(This is HW.) Suppose I have these following proof rules given. rules I have now

I am currently considering if I can prove the conjunction rule (given below) from the above given Hoare logic rules.

conjunction rule

My answer would be "no", because from the proof rules of Hoare logic, I can neither use the Implied rule to prove it (because from $A$ I cannot infer $A \wedge B$) nor introduce it anywhere from the first four proof rules (the only one which introduces conjunction in the post-condition requires a while). I am fairly confident that this line of reasoning is correct, but am I missing anything? For example, can I argue on a the propositional logic level that since I have $P$ as a precondition, and I have $Q_1$ and $Q_2$ as postconditions, I can simply introduce conjunction on the propositional logic level (instead of inferring purely on Hoare logic)?


1 Answer 1


Your reasoning is fine as far as the derivability of this rule. To respond to the latter part of your last paragraph, if the rules you've listed are all the rules available, then those are the only rules you can use. A derivation is a tree of applications of rules. You need to be able to state what rule you're using at each node in that tree. A(n explicit) proof that this rule was derivable would be an actual derivation, i.e. tree of rule applications.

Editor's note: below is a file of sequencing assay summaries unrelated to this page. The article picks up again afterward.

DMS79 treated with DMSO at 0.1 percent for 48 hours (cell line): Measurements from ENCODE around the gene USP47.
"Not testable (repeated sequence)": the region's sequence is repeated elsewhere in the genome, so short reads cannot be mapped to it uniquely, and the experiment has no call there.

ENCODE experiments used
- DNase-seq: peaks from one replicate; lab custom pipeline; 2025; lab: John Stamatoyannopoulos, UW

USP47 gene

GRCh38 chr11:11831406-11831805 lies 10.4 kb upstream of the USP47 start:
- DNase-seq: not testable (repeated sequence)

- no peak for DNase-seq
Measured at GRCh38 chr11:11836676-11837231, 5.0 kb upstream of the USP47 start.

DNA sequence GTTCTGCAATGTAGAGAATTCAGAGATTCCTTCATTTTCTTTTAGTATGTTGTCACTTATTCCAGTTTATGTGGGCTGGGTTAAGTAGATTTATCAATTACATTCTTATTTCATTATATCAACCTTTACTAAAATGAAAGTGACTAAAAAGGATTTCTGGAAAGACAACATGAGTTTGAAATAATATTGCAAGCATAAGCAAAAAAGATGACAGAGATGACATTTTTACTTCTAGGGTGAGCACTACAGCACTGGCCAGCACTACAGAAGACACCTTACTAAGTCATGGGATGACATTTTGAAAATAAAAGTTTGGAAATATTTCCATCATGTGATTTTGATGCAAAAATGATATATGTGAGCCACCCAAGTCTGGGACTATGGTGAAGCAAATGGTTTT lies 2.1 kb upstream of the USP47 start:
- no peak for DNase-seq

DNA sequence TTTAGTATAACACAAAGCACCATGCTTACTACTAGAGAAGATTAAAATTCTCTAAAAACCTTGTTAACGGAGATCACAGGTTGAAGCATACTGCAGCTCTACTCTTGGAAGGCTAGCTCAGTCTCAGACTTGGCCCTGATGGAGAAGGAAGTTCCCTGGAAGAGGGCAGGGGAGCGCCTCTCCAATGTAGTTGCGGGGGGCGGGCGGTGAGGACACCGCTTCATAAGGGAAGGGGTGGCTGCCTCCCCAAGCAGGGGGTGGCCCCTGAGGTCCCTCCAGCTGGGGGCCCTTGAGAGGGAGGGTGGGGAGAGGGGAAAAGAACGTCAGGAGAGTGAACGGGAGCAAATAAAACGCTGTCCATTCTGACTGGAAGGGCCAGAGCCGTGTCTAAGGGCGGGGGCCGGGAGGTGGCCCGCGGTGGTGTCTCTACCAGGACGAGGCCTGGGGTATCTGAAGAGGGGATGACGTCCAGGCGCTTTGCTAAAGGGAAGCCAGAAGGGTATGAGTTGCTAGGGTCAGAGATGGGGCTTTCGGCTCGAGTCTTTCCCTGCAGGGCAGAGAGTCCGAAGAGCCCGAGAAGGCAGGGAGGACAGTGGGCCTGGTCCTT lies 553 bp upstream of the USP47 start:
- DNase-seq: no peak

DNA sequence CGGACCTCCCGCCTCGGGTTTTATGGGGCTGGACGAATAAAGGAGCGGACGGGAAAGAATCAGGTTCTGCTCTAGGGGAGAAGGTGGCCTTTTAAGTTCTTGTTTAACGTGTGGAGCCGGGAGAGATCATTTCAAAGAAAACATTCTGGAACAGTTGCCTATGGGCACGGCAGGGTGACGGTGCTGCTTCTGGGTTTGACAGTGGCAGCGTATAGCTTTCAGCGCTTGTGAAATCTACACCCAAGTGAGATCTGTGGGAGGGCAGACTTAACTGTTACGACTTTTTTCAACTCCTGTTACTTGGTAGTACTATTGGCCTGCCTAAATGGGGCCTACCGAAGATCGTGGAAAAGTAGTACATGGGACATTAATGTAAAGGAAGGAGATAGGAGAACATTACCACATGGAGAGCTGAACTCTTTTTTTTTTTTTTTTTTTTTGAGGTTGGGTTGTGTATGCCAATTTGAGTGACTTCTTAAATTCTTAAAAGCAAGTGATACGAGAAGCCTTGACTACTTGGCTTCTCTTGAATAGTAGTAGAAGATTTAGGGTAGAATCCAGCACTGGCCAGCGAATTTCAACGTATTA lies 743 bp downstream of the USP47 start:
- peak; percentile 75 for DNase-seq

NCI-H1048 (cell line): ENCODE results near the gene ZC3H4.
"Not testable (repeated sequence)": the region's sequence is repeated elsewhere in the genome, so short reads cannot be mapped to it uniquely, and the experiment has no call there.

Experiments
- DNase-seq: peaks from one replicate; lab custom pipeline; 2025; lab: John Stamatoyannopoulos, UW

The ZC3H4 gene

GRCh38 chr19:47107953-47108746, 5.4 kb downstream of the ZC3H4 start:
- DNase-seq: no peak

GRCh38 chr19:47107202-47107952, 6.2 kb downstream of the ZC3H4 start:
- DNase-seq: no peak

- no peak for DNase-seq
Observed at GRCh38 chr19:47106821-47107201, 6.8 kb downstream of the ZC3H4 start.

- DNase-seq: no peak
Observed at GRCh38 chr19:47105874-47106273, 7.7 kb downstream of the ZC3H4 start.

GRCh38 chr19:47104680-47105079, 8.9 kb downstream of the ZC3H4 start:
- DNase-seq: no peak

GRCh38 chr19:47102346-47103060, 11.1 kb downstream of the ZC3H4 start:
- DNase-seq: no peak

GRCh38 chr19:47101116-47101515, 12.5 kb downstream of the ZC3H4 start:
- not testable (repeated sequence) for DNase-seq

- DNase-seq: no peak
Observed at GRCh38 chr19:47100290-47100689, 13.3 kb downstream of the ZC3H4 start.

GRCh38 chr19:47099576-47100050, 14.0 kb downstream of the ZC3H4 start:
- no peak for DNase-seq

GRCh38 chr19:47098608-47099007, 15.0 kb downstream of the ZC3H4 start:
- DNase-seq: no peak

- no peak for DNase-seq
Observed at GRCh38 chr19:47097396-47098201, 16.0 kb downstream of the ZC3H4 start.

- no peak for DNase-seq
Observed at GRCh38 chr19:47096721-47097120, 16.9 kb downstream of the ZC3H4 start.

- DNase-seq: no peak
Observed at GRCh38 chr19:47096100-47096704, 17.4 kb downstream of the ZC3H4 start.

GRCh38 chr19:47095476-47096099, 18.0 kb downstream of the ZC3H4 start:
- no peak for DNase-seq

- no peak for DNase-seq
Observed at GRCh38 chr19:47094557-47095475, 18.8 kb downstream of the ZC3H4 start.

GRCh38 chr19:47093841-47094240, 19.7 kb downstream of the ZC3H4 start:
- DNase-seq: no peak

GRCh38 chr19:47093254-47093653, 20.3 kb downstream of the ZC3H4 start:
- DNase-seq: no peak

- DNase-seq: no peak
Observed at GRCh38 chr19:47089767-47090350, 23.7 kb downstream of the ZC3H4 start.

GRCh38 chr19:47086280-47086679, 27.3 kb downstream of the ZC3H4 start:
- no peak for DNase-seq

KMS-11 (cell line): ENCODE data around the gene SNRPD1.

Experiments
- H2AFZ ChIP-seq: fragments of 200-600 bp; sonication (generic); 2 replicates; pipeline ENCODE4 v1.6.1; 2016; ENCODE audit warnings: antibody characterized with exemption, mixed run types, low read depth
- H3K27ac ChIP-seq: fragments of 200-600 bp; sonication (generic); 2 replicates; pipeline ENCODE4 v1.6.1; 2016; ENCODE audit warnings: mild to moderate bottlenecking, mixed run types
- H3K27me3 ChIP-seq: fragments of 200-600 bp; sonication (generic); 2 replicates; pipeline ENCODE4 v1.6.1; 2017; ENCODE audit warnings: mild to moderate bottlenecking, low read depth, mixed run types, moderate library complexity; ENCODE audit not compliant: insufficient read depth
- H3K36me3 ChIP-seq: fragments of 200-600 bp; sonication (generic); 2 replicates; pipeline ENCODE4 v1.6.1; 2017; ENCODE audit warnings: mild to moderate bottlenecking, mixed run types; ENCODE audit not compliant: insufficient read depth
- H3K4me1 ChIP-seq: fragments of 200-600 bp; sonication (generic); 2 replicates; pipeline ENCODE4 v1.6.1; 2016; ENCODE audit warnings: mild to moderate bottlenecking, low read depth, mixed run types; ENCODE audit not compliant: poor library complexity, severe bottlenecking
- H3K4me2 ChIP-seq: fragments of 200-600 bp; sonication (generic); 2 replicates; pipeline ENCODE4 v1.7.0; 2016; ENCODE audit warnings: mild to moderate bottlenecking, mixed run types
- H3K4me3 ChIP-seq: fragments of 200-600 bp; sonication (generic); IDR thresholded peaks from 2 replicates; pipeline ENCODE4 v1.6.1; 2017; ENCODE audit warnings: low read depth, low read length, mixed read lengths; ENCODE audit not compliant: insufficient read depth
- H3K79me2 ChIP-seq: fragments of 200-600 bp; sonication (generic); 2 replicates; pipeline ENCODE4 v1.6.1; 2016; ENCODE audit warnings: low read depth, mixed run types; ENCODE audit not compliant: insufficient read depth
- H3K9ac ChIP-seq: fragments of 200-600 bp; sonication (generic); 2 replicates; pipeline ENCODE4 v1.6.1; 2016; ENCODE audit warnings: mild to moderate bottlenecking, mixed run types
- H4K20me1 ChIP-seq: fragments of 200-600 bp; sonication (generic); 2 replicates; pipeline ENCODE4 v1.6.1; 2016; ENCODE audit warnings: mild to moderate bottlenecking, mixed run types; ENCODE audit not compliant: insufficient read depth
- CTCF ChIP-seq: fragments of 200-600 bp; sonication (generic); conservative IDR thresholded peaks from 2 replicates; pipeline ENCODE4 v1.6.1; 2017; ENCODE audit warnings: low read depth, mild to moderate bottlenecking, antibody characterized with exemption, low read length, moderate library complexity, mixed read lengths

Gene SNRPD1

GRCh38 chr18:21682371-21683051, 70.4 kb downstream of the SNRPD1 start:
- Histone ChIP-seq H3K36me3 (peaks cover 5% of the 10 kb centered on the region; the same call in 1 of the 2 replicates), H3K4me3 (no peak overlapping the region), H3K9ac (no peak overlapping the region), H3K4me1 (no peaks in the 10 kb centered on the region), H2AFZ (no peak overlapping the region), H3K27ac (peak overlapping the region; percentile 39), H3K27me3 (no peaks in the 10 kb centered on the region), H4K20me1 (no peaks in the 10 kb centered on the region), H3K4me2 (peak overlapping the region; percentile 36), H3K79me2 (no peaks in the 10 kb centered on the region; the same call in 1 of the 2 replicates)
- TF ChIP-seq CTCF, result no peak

There's a different and (slightly) harder question that you probably were not asked which is whether the Conjunction Rule is admissible. That is, could the Conjunction Rule be added without causing any problems, i.e. unsoundness.

  • $\begingroup$ I thought "admissible rule" meant "you can add this rule, but it won't change the inductively defined relation", and not only "it won't break soundness". Is that term also used with the second meaning? $\endgroup$
    – chi
    Mar 12, 2019 at 8:55
  • $\begingroup$ @chi You're right. What I'm calling "admissible" here is actually a weaker notion that only requires the set of "theorems" to contain the "theorems" of the original system rather than be the same. The stronger, more usual, notion is also interesting here. $\endgroup$ Mar 13, 2019 at 3:47

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